Let’s manually set the id1, id2, and id3 columns to be PyArrow strings, which are more efficient than object type columns, as described in this video.
Dask will infer the types for the columns that you don’t manually specify. See this blog post to learn more about Dask dtypes.
If you specify the dtypes for all the columns, then Dask won’t do any dtype inference and you will avoid potential errors or performance slowdowns.
Dask can read data from a single file, but it’s even faster for Dask to read multiple files in parallel.
Let’s write out the large 5.19 GB CSV file from earlier examples as multiple CSV files so we can see how to read multiple CSV files into a Dask DataFrame. Start by writing out the single CSV file as multiple CSV files.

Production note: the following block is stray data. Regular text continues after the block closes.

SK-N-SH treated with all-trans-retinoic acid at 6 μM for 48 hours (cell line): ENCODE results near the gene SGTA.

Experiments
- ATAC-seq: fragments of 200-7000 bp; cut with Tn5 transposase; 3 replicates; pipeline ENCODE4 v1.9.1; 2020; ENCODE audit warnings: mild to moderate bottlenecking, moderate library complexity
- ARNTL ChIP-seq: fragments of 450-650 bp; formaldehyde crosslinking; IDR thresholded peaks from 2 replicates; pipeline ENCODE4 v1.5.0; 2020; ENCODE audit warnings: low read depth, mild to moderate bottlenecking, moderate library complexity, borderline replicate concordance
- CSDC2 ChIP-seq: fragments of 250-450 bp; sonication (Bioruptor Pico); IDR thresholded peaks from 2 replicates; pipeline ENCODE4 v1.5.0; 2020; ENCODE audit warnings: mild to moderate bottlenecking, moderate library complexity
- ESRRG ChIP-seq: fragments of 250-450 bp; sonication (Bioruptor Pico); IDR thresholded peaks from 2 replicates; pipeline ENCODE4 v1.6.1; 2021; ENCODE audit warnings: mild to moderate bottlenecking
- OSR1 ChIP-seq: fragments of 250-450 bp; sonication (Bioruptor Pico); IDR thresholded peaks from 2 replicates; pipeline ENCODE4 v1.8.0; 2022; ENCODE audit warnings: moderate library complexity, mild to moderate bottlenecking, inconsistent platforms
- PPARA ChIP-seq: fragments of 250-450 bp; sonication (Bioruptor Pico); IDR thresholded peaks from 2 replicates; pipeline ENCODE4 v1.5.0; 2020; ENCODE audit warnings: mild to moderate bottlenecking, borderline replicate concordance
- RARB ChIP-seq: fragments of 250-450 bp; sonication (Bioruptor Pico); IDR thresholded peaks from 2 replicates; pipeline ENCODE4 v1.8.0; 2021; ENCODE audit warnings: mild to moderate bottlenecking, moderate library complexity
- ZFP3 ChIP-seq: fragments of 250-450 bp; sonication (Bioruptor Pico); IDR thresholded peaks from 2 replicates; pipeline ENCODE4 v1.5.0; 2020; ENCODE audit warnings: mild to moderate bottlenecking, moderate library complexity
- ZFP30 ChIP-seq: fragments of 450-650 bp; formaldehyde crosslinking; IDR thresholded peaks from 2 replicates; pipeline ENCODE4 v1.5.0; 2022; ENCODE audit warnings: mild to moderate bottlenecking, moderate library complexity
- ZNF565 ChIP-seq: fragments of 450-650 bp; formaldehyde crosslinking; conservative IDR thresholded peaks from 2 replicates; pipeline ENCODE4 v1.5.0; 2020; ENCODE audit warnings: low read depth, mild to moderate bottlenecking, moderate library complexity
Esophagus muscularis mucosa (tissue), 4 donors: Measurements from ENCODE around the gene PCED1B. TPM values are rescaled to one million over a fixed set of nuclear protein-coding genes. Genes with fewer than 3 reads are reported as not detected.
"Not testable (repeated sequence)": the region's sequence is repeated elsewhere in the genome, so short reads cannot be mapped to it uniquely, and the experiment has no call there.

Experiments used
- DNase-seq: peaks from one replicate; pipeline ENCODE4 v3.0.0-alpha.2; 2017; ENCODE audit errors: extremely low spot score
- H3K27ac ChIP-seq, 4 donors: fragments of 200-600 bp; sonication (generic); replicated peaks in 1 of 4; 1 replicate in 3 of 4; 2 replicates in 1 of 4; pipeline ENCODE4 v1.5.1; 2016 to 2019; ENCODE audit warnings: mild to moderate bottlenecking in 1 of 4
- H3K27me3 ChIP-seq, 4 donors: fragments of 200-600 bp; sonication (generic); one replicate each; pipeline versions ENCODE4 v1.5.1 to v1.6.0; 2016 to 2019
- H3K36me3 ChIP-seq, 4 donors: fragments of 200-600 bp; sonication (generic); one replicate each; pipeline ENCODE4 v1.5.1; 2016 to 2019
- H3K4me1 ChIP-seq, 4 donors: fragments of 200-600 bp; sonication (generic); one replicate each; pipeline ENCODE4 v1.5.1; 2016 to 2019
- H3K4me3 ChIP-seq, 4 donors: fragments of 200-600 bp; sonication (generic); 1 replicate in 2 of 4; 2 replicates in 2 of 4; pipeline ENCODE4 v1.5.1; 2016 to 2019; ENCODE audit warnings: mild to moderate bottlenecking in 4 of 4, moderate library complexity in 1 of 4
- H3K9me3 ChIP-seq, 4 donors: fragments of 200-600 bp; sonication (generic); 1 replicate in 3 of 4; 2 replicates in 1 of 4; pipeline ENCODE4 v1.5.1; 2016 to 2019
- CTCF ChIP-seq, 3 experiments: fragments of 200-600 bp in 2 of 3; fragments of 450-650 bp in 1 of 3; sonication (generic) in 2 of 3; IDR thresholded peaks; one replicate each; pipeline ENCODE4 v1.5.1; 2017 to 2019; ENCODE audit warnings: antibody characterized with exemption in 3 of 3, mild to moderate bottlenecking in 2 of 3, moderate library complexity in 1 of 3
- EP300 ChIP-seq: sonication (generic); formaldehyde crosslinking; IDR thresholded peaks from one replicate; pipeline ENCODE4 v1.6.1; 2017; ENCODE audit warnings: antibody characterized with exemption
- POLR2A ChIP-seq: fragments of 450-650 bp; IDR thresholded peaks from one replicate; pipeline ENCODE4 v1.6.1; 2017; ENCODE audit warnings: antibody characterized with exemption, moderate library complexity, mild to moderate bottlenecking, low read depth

This will write out 82 files, one for each partition. The files will be outputted as follows.
Let’s read these 82 CSV files into a Dask DataFrame.
Reading multiple files into a pandas DataFrame must be done sequentially and requires more code as described in this blog post. Here’s the pandas syntax:
Parallel I/O is a huge strength of Dask compared to pandas. pandas is designed for read / write operations with single files. pandas does not scale well with multiple files. Dask is designed to perform I/O in parallel and is more performant than pandas for operations with multiple files.
The same blocksize and dtype arguments we discussed earlier for reading a single file also apply when reading multiple files.
Dask readers also make it easy to read data that’s stored in remote object data stores, like AWS S3.
You can easily read a CSV file that’s stored in S3 to your local machine. Here’s how to read a public S3 file.
You normally should not analyze remote data on your localhost machine because it’s slow to download the data locally. It’s more natural to process cloud data with cloud compute power. Files stored in the AWS S3 cloud should be processed with AWS ec2 cloud provisioned compute instances.